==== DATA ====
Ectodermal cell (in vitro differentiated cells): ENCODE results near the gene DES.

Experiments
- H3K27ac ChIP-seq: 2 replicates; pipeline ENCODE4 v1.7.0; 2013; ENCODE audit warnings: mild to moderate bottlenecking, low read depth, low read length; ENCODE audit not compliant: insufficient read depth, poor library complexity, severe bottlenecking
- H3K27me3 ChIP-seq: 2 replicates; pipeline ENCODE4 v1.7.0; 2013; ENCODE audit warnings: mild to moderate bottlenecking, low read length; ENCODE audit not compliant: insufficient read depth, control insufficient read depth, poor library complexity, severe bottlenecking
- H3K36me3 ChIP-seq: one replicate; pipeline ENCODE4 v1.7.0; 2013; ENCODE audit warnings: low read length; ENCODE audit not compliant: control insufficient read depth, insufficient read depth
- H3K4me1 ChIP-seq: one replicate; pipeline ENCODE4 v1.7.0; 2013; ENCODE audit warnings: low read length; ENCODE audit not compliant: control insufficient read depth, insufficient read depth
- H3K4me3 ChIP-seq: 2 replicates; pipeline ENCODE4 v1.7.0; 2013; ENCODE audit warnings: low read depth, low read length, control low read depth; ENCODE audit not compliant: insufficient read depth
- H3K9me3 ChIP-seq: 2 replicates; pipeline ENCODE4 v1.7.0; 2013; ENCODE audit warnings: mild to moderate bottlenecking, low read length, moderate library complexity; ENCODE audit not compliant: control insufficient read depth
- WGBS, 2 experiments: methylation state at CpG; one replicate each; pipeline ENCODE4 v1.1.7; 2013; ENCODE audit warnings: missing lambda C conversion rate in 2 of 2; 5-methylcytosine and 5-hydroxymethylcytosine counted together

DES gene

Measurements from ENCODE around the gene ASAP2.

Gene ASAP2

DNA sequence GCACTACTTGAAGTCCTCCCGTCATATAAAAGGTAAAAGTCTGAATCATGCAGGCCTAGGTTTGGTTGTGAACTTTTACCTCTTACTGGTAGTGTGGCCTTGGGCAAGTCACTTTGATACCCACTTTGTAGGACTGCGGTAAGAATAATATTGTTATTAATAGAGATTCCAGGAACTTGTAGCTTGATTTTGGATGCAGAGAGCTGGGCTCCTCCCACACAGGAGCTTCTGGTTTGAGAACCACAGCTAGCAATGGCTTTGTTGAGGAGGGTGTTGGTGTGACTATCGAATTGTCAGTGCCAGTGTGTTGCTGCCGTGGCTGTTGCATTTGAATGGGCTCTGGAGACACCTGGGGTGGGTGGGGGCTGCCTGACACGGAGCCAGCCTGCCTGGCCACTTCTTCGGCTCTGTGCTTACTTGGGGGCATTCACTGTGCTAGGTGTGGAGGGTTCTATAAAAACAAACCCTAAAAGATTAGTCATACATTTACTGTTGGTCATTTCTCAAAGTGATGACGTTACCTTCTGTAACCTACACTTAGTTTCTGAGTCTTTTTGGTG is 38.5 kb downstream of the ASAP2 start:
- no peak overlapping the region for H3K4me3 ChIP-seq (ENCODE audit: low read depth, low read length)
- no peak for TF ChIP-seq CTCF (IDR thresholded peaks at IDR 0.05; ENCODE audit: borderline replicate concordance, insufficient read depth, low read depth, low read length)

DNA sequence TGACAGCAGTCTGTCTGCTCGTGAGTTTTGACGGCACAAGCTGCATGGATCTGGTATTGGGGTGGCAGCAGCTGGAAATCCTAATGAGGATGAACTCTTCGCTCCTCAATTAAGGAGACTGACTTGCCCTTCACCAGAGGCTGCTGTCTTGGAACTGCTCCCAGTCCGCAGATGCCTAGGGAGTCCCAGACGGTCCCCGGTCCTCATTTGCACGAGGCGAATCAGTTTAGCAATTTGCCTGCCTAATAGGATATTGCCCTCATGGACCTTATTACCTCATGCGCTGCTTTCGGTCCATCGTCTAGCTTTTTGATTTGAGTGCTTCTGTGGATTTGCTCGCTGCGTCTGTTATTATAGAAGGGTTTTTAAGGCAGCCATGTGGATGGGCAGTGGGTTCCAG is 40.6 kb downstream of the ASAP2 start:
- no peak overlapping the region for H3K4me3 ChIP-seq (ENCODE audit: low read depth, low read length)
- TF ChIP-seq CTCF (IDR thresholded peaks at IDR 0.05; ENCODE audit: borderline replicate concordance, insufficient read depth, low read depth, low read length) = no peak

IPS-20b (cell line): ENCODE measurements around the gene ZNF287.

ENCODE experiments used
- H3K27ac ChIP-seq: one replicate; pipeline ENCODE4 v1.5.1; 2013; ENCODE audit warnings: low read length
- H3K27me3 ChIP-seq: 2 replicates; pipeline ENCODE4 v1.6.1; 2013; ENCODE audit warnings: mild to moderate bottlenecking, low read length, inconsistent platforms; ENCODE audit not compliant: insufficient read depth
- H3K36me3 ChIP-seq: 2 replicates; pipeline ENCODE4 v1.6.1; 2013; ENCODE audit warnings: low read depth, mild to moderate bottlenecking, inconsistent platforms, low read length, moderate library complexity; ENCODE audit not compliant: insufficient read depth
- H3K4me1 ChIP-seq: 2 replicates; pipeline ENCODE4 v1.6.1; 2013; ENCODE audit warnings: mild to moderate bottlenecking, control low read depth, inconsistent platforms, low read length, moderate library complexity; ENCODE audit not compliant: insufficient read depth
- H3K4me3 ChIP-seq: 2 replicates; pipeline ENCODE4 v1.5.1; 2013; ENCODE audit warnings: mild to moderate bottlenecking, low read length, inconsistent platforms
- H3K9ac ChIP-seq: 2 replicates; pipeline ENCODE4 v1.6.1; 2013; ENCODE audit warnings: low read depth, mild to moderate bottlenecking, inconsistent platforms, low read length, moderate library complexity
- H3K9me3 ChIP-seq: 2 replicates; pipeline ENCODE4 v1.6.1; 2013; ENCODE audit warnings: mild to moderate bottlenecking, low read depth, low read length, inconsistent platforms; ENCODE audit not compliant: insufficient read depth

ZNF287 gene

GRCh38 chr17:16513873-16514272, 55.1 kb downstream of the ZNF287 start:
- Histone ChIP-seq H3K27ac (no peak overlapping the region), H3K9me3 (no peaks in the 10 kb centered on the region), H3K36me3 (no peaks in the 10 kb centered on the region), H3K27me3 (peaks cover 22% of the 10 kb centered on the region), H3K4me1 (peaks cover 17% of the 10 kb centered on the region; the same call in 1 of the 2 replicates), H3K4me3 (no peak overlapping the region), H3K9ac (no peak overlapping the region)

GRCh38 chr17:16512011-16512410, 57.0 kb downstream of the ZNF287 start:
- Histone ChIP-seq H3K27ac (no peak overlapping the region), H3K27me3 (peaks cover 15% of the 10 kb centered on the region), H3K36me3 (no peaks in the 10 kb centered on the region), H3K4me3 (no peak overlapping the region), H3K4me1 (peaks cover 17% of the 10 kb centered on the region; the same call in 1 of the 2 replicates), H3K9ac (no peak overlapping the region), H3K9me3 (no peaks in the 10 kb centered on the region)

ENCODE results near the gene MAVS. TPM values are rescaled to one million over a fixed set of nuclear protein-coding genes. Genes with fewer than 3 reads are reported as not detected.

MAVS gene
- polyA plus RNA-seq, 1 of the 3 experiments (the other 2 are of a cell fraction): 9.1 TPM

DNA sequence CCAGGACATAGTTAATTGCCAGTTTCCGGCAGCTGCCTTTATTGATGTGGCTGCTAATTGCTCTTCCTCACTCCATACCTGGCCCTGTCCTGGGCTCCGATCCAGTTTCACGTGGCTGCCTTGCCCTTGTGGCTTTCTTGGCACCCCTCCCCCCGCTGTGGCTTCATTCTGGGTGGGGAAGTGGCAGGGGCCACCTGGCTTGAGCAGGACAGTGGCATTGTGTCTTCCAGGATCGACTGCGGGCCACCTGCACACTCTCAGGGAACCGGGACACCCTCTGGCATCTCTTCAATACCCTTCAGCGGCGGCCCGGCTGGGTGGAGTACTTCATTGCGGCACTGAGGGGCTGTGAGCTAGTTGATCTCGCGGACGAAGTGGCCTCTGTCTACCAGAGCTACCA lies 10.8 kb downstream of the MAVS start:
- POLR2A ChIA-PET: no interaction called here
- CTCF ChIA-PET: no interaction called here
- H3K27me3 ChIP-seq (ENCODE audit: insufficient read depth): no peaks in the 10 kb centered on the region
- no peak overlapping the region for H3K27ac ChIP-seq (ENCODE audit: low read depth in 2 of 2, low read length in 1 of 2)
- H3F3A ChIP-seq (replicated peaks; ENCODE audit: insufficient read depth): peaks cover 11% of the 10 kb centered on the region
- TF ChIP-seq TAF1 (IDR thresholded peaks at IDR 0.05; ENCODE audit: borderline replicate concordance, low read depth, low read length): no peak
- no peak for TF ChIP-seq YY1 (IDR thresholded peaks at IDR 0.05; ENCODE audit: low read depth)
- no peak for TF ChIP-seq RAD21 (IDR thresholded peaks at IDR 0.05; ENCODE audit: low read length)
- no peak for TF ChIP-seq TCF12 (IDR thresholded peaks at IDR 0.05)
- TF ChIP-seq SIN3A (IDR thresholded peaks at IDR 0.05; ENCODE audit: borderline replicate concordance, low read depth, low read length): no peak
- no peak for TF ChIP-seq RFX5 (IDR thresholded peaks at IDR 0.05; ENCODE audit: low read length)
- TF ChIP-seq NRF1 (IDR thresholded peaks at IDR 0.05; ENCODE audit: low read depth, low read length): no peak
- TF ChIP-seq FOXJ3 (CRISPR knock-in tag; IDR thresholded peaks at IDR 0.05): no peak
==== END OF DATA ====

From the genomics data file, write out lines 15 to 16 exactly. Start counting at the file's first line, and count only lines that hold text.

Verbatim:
- no peak for TF ChIP-seq CTCF (IDR thresholded peaks at IDR 0.05; ENCODE audit: borderline replicate concordance, insufficient read depth, low read depth, low read length)

DNA sequence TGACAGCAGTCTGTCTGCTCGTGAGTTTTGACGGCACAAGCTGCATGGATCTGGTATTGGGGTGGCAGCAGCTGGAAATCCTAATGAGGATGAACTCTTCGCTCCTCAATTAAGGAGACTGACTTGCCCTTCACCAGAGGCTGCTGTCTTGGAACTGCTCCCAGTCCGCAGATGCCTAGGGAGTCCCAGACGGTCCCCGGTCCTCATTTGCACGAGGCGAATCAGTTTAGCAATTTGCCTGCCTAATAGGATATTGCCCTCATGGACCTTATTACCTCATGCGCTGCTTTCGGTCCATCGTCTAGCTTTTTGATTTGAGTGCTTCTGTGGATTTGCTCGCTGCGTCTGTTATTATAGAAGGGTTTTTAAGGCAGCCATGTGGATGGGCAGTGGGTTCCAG is 40.6 kb downstream of the ASAP2 start: